Newly released malware PlaceRaider sounds like science fiction: It’s Android malware designed to build 3-D models of users’ apartments for burglars and assassins. But PlaceRaider–developed by a team at Indiana University–is very real. The new malware was built as an academic exercise, and it exposes security flaws that government agencies would love to use. More importantly, it also exposes unintended mobile functionality that large companies like Google could easily monetize.
“We can hardcode the service directly to our silicon,” James said. “When it’s an Intel processor we can actually do specific middleware extensions that connect to their service that just activate the hardware.”
Editor’s note: A big step forward…if, long-term, Intel keeps 3-D IC assembly in house, it might have a completely secure IC and substantially more trusted system. If 3-D IC gets outsourced, however, then all bets are off.
“It’s one of the toughest cybersecurity challenges out there,” said Tom Kellermann, vice president of cybersecurity at Trend Micro. “There’s not really a solution unless you start to only build computers in the USA again.”
Read more at: Pre-Infected PCs Expose Flaws In Global Supply Chain.
WASHINGTON – Two major Chinese technology companies on Thursday denied allegations that some of their equipment is designed to facilitate spying, but struggled to convince U.S. lawmakers that they are independent from the dictates of Beijing’s communist government.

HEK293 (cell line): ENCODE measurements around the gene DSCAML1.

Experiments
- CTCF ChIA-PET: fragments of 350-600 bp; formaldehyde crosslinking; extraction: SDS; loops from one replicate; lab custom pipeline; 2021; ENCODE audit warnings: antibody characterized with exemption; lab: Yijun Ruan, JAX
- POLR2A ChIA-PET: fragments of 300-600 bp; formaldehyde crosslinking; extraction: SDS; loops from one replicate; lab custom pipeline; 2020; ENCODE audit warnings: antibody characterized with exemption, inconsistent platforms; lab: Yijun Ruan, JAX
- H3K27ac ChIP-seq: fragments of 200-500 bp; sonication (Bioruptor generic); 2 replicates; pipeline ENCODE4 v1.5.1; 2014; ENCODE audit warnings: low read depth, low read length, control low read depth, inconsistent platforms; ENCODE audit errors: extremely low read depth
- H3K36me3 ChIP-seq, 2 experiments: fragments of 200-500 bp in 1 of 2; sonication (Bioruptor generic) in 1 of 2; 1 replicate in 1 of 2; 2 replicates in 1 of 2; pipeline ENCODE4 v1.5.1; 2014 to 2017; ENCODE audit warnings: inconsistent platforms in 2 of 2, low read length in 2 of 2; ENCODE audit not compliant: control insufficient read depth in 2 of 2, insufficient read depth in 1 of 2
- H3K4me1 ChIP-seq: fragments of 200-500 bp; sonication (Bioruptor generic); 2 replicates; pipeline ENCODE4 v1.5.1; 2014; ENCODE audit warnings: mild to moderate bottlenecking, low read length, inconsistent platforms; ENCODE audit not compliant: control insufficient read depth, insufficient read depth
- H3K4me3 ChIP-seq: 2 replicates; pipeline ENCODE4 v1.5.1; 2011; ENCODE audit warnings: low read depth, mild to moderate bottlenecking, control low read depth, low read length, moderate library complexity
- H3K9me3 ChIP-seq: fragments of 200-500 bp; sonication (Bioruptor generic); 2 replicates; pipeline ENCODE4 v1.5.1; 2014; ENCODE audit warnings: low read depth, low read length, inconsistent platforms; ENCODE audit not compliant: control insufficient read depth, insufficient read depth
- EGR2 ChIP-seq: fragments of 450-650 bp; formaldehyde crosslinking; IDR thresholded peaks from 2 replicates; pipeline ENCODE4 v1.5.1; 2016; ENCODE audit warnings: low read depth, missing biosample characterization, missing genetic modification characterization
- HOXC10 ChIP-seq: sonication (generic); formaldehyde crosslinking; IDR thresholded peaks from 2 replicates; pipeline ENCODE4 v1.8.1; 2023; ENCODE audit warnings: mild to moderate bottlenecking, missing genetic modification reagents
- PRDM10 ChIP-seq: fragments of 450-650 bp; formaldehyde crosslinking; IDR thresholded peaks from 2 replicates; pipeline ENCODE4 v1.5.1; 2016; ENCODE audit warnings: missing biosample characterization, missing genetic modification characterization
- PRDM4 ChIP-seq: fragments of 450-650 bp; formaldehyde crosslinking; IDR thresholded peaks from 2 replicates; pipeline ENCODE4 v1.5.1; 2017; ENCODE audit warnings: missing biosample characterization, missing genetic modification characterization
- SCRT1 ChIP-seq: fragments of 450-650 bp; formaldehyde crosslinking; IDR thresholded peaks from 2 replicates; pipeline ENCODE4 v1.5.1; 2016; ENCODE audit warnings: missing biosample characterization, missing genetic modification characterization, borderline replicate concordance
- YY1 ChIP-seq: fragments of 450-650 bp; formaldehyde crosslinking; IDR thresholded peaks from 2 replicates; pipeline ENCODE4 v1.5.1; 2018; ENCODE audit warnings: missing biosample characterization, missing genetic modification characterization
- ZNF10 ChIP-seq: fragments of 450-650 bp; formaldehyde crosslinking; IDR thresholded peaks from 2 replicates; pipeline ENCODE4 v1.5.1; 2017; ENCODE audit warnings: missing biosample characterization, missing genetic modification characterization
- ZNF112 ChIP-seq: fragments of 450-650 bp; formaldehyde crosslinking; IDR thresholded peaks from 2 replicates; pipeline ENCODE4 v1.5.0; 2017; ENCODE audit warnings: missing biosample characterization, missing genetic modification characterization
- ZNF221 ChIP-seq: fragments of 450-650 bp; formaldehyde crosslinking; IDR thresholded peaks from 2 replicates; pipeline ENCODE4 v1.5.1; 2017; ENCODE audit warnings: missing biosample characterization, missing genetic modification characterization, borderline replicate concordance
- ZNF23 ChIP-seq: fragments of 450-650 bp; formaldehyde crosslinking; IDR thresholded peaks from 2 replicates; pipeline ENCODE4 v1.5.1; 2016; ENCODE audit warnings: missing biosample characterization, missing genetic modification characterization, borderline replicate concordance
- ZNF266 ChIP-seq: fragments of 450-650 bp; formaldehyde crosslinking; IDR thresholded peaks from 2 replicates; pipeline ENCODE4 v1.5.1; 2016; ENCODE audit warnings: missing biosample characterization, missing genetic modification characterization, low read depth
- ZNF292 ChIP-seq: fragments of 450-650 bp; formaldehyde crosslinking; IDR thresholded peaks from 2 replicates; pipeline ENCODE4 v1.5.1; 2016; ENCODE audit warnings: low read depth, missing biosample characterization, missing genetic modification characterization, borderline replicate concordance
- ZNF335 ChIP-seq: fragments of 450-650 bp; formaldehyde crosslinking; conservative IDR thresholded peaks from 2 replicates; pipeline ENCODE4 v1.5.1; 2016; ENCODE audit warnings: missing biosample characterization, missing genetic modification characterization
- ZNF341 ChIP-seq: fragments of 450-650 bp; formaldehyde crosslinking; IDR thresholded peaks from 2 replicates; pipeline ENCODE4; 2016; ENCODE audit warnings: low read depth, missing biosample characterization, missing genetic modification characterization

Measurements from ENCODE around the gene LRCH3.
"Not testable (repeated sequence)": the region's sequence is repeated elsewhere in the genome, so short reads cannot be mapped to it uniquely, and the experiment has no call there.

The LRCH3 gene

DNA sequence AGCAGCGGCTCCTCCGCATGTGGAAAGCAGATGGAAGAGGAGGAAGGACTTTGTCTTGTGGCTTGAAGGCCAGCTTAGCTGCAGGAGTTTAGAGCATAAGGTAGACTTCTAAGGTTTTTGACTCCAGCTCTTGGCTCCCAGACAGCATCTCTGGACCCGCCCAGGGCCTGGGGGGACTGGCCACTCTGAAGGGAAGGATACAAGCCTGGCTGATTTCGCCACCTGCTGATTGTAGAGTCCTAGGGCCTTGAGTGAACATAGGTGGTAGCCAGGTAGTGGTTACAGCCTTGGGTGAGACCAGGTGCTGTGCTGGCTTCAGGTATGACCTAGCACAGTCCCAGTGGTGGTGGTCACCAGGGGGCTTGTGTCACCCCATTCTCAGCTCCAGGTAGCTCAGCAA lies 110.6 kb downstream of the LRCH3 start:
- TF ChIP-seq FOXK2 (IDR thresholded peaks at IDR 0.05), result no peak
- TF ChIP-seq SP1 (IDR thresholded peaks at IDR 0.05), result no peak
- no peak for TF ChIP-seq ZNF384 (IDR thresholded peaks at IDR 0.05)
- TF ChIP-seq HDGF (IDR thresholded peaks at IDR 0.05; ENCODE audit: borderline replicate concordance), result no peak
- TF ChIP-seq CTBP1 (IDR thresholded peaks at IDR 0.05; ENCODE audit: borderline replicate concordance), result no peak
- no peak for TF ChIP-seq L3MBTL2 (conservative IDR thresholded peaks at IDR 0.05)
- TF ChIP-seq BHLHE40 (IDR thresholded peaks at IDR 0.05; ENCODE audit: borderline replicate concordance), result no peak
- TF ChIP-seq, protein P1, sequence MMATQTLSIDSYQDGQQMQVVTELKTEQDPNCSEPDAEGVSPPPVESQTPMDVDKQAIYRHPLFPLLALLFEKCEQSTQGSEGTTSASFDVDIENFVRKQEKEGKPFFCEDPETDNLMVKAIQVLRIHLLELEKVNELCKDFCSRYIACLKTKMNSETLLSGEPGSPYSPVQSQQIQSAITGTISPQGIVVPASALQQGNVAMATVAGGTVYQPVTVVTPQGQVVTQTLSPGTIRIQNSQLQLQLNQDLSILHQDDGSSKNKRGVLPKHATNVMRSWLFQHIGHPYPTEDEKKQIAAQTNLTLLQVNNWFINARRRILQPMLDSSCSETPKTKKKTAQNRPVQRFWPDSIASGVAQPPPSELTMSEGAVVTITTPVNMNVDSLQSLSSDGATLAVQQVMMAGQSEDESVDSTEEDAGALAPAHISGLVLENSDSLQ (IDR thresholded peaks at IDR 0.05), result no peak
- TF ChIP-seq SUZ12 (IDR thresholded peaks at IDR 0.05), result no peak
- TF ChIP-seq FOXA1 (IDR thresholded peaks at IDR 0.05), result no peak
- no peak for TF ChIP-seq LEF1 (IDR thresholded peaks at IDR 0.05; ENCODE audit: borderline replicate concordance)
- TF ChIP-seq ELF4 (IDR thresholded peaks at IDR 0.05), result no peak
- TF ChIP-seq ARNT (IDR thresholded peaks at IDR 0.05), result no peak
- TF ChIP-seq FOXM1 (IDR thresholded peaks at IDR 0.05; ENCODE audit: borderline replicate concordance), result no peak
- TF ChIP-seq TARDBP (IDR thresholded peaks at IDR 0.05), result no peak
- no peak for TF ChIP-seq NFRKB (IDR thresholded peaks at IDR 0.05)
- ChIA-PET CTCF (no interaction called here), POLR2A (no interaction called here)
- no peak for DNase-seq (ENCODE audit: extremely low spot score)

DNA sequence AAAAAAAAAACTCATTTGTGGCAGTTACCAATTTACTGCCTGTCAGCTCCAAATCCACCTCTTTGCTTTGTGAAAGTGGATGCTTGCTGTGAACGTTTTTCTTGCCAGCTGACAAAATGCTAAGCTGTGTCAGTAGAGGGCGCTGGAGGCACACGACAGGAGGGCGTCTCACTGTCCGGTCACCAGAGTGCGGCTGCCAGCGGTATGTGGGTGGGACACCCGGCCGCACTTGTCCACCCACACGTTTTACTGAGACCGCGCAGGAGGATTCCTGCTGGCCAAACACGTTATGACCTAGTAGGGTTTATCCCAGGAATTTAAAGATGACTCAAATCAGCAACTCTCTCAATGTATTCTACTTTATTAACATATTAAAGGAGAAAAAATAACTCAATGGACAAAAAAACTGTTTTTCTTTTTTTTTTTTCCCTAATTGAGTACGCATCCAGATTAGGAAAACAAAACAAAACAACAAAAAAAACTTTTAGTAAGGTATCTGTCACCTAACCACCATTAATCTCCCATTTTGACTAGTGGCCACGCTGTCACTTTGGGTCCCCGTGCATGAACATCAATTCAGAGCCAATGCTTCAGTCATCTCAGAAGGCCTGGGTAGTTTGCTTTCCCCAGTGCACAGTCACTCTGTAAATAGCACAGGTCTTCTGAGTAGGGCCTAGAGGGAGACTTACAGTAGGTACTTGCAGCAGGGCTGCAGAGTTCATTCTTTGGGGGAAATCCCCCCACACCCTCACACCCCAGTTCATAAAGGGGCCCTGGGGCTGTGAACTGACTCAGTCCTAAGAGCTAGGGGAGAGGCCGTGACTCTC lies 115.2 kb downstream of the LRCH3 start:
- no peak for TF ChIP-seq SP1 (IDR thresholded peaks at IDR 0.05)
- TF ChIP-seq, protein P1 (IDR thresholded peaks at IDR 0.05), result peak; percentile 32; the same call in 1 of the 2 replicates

Raising their right hands, executives of Huawei Technologies Ltd. and ZTE Corp took an oath before testifying to the House Intelligence Committee, in what was a rare appearance by Chinese business leaders before a congressional panel. The hearing lasted 3 1/2 hours and the executives answered questions through interpreters.
The committee is finalizing a yearlong probe into whether the companies pose a risk to U.S. national security. They are among the world’s largest suppliers of telecommunications gear and want to expand their operations in the U.S. Huawei is a private company, founded by a former Chinese military engineer. ZTE Corp. is partly state-owned.
LONDON – South Korean electronics giant Samsung Electronics Co. Ltd. has broken ground on a wafer fab for NAND memory production in Xian, in northwestern China.
Initially Samsung is investing $2.3 billion to bring the Xian fab into operation in 2014, as part of a planned total investment of $7 billion. Samsung did not indicate the manufacturing capacity it expects to achieve at various times in the wafer fabs development.
read more at EE Times